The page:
The ability to cryopreserve human oocytes and store them indefinitely would be beneficial for cancer patients at risk of becoming sterile after therapy, allow women to delay reproduction, and alleviate religious concerns associated with embryo storage. In 1986, Chen was the first to report a pregnancy originating from a frozen-thawed human oocyte. Although over 100 babies have been born from oocyte storage since then, pregnancy rates remain unacceptably low. Adapting embryo cryopreservation techniques to oocyte storage has had limited success and new reproducible methods are needed. Problem areas other than intracellular ice formation and osmotic effects need to be identified. A broad approach of critical analysis should be conducted regarding the entire cryopreservation process from pre-equilibration and cooling, to thawing and step-out. All established facets deserve reanalysis in order to assess which aspects can be optimized or changed so that cellular demise can be avoided and cellular viability enhanced. New methods, including the use of choline-based media and vitrification have proven useful in increasing survival and pregnancy rates in some clinics. Other methods yet untested, such as injection of complex carbohydrates into the oocyte, deserve further studies. Vitrification research has led to the formulation of new ideas and has demonstrated the flexibility of cells to survive cryopreservation. Although successful, vitrification protocols are potentially harmful and technically challenging, due to elevated cryoprotectant concentrations and rapid cooling rates. Bovine embryo vitrification methods have been used to store human oocytes and embryos, particularly blastocysts with some success. Vitrification solutions containing high molecular weight polymers have also proved beneficial by reducing solution toxicity. In general, further advances are needed to improve human oocyte storage before widespread routine clinical use.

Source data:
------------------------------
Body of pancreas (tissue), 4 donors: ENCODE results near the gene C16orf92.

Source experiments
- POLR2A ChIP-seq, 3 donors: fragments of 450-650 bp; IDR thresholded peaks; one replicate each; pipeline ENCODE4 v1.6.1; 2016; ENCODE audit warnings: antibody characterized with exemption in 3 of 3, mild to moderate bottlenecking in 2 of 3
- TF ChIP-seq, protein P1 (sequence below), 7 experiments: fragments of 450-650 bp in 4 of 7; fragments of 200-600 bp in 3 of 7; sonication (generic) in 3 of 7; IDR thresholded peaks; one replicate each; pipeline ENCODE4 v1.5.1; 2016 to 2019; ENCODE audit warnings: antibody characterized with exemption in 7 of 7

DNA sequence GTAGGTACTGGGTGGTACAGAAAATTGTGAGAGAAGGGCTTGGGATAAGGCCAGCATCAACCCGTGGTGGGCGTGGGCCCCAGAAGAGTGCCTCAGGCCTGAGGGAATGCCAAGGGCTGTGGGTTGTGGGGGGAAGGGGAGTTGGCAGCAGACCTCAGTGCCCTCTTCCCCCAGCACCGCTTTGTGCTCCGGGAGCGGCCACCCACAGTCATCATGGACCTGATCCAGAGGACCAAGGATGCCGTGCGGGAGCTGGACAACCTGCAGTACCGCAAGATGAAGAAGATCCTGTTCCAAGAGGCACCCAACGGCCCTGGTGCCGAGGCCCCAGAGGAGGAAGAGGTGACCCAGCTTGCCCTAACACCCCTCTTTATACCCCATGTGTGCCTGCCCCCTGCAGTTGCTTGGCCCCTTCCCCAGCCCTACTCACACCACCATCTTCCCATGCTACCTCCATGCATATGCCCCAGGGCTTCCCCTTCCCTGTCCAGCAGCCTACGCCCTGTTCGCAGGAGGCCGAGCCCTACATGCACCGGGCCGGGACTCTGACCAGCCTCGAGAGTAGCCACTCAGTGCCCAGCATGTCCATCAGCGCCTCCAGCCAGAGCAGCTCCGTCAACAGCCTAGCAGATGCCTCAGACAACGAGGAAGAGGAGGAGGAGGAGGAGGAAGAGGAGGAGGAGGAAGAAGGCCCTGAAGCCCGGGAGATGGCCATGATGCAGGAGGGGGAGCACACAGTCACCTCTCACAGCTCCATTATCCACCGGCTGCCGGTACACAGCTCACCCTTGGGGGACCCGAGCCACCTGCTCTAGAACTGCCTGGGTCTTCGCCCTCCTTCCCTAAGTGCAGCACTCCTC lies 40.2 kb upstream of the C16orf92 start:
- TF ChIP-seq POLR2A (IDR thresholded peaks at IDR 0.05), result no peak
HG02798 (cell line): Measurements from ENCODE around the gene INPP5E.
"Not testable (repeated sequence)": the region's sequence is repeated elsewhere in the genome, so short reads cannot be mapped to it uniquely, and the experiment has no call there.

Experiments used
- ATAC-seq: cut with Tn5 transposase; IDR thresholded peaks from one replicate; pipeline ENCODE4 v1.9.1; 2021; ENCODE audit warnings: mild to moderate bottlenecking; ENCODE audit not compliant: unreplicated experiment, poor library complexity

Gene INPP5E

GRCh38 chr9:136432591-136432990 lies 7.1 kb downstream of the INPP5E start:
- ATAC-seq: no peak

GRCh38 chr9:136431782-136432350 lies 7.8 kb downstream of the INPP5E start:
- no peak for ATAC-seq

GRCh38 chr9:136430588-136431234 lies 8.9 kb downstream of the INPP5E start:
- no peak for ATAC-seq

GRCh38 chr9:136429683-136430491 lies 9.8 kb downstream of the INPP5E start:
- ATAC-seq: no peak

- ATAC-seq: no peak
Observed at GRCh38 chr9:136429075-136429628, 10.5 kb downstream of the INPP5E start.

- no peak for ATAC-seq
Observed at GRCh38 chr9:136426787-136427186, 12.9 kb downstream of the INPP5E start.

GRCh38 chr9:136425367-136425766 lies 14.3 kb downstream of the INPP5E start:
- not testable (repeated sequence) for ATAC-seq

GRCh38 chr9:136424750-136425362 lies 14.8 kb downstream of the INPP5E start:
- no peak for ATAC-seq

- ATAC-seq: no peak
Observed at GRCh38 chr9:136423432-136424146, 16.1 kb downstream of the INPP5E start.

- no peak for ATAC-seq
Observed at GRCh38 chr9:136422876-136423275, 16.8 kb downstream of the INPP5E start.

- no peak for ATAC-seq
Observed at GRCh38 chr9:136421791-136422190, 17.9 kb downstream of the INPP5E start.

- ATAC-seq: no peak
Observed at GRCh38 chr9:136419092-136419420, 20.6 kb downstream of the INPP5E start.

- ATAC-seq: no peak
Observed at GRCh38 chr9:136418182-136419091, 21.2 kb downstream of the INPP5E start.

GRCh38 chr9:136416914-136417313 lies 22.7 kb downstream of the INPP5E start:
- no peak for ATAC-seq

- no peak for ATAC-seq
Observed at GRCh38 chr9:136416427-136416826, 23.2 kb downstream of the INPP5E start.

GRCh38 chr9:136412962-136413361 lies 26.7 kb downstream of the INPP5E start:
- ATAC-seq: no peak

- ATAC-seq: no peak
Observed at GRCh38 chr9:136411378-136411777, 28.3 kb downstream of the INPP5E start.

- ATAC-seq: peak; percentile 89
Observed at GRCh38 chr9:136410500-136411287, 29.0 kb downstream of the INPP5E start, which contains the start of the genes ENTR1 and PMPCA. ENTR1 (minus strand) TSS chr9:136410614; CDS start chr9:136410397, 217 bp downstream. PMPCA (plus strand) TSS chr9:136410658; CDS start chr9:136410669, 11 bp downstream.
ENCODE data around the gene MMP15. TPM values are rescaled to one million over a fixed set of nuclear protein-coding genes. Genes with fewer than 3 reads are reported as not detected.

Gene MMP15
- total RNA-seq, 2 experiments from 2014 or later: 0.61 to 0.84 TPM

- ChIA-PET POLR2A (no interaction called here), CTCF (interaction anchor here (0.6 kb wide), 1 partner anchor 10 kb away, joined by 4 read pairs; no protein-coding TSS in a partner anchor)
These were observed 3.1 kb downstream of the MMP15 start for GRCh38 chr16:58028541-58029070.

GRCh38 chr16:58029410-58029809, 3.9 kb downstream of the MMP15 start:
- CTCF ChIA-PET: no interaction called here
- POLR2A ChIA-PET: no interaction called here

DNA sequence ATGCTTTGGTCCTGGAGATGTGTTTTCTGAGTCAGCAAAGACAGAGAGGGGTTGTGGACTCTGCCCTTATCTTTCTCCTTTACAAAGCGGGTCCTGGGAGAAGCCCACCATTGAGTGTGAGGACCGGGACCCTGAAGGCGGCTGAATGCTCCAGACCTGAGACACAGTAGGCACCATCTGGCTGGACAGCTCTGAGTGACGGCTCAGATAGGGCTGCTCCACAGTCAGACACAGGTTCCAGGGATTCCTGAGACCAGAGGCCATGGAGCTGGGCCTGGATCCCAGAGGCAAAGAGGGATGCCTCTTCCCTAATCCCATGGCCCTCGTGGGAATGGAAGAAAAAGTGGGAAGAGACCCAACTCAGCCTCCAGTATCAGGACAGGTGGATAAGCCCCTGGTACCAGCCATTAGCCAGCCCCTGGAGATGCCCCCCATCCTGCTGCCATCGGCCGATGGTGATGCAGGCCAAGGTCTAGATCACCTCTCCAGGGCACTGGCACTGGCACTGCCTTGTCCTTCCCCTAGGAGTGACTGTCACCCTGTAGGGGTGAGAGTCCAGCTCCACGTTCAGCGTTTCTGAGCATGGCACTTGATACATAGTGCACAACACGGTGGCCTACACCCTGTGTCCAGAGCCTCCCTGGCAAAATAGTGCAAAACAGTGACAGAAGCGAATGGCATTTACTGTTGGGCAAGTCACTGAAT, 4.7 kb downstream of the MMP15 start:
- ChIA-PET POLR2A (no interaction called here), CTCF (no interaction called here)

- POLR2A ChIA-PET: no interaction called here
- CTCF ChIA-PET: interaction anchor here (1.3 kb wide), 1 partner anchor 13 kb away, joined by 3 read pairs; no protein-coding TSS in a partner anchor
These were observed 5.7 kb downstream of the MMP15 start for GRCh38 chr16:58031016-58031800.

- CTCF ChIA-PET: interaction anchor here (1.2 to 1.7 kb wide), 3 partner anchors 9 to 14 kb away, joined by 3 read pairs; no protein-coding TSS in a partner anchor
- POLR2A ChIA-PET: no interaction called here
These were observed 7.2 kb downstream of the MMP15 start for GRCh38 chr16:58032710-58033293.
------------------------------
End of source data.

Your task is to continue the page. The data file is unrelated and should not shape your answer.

Stachecki, J. J. (2004). An overview of oocyte cryopreservation. In Reproductive BioMedicine Online (Vol. 9, pp. 152–163). Reproductive Healthcare Ltd. https://doi.org/10.1016/S1472-6483(10)62124-4